Previous and other features can be found under the Features drop-down menu above. Last year's Features can also be found there in their sub-menus.
Shire Folk Album of 2019
Josienne Clarke album
Kitty Macfarlane: Cloud Formations
Music and nature run as close companions with Kitty Macfarlane. A childhood growing up in rural Somerset proved an idyllic natural setting, rich in subject matter, for this aspiring singer, one she only left when moving to university in Warwick. She first came to prominence in 2010, when BBC Radio 4’s travel programme Excess Baggage played one of her early compositions, ‘Bus Song’, and then in 2015, she was shortlisted for the Radio 2 Young Folk Award, releasing an EP, Tide & Time, the following year. This was followed by her first album, Namer of Clouds, released in 2018, an album steeped in dramatic imagery.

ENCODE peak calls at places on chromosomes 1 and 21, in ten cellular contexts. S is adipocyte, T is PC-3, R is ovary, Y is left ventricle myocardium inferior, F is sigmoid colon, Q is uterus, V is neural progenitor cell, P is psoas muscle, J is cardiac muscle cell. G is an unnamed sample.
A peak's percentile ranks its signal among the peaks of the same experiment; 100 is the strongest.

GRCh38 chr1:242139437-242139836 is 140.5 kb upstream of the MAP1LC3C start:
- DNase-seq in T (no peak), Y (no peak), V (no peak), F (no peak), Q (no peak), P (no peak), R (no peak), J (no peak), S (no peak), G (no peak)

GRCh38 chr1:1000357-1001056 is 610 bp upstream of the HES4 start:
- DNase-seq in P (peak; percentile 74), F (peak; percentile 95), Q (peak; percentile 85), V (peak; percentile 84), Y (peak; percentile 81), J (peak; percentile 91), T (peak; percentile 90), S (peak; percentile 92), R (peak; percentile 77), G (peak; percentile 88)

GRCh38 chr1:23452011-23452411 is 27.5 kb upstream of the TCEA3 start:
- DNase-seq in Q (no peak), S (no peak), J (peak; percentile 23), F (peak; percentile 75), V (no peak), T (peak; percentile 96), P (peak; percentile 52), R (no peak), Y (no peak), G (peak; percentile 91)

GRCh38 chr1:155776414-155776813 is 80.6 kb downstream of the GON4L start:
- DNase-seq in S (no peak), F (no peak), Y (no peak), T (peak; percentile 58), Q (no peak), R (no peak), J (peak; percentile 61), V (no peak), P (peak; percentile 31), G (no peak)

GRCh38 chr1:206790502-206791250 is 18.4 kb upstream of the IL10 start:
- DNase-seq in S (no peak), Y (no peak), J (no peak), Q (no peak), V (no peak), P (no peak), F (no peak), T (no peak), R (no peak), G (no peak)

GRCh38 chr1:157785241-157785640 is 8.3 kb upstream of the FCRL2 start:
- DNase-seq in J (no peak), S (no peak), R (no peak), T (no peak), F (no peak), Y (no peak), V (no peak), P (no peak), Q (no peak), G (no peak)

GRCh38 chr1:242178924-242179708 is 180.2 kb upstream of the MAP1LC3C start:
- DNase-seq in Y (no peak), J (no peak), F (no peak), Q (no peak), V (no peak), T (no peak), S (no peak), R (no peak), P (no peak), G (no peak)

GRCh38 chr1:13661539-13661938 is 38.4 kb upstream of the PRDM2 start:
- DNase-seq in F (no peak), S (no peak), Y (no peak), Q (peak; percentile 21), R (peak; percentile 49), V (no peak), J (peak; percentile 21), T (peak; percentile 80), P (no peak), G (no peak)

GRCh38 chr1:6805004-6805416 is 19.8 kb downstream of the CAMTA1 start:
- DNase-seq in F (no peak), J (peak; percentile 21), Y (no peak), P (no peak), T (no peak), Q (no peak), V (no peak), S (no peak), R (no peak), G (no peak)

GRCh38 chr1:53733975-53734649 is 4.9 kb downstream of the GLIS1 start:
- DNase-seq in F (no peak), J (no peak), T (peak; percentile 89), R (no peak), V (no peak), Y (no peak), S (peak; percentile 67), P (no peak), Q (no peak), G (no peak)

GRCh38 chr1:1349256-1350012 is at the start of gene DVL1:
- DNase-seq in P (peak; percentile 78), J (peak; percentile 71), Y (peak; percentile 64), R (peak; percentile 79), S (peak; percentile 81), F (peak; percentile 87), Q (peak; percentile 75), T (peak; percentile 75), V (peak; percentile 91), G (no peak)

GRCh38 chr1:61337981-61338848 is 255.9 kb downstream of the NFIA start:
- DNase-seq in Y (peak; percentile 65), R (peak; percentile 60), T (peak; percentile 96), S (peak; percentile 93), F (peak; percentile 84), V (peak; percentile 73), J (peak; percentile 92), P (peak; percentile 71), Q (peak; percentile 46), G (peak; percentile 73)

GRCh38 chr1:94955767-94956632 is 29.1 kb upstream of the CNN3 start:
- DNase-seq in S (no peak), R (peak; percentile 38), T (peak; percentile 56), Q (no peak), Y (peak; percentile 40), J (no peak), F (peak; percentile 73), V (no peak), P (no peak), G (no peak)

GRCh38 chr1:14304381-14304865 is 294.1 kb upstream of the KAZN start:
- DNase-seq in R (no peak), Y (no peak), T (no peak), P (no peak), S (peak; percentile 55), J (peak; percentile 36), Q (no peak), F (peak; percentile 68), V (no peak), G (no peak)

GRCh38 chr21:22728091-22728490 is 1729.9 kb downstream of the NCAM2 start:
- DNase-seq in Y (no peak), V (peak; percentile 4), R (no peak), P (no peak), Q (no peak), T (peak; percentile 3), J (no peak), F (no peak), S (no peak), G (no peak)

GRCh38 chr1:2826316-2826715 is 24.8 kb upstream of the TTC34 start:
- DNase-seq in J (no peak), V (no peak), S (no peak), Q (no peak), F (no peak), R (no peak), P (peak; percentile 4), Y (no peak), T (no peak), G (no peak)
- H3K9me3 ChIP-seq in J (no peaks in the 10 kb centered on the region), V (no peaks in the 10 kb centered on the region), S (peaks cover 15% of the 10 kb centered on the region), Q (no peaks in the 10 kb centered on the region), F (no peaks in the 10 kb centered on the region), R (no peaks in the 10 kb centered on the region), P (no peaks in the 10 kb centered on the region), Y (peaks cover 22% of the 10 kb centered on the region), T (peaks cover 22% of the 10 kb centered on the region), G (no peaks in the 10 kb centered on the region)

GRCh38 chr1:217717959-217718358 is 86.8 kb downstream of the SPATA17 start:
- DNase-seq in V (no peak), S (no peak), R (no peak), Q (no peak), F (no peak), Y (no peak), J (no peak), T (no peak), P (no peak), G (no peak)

Whilst it often takes an artist several albums to truly find their own voice, she has quickly established herself as part of a folk scene burgeoning with original talent, and Namer of Clouds has been acclaimed as something of a classic; a set of highly original songs augmented by field recordings from the natural world and one which featured among the Guardian’s folk albums of 2018.
Nicholas John (NJ) talked to Kitty Macfarlane (KM) ahead of a gig at Warwick University and she began by telling us about her childhood and when she began playing guitar and writing songs.